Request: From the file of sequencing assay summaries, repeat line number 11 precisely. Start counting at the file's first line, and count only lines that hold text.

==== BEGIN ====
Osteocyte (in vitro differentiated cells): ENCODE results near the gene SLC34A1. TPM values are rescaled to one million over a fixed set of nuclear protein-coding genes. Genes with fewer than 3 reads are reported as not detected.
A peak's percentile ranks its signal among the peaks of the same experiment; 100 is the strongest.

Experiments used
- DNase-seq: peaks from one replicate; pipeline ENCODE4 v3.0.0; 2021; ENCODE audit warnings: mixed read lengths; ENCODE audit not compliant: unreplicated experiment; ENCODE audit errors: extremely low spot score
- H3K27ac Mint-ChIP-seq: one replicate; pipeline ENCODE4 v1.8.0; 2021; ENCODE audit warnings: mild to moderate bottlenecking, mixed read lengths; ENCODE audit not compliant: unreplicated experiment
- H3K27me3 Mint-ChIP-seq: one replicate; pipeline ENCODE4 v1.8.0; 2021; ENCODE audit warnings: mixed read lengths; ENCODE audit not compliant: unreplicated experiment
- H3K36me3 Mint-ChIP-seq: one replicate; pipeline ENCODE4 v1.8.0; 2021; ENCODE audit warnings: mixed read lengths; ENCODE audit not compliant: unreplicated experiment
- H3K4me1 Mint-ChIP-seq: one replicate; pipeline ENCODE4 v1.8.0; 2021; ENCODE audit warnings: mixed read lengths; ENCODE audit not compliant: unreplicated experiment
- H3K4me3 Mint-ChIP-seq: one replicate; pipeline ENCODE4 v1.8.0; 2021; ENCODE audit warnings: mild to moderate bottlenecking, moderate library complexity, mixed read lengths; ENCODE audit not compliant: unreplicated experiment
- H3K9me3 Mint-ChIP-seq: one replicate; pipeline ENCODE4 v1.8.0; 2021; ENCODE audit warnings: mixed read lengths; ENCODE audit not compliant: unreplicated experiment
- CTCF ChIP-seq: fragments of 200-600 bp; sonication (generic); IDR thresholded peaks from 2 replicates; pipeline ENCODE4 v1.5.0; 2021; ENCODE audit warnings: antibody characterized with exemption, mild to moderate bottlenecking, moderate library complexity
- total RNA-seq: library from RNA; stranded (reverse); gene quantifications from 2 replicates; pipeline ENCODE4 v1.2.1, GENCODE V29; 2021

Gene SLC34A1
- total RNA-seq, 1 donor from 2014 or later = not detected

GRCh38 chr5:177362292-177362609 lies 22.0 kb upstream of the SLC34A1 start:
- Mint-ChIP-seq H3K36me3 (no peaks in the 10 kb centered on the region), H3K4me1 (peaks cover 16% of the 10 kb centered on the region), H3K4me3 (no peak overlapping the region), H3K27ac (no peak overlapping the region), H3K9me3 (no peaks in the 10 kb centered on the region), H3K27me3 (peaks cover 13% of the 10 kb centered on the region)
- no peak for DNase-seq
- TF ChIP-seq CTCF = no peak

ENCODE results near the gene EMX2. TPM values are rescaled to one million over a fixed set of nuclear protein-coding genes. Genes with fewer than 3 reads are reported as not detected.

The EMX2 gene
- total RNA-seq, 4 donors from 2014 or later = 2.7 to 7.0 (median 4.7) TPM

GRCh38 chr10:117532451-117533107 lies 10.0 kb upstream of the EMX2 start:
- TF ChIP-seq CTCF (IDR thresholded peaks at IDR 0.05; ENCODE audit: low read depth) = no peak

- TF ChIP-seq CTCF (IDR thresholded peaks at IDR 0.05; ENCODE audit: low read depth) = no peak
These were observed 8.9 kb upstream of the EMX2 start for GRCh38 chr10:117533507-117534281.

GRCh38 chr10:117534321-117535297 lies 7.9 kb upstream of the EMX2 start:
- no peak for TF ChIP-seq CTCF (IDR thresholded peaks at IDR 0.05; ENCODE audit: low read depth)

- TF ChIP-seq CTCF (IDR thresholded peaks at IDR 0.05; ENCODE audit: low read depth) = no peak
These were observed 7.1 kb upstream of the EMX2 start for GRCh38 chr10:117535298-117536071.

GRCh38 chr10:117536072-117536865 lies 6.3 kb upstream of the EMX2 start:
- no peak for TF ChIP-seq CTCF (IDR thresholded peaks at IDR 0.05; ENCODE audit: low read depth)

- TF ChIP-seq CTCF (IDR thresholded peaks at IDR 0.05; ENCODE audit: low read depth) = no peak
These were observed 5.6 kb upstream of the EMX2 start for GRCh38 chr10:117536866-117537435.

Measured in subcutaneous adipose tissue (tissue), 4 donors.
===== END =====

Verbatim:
- CTCF ChIP-seq: fragments of 200-600 bp; sonication (generic); IDR thresholded peaks from 2 replicates; pipeline ENCODE4 v1.5.0; 2021; ENCODE audit warnings: antibody characterized with exemption, mild to moderate bottlenecking, moderate library complexity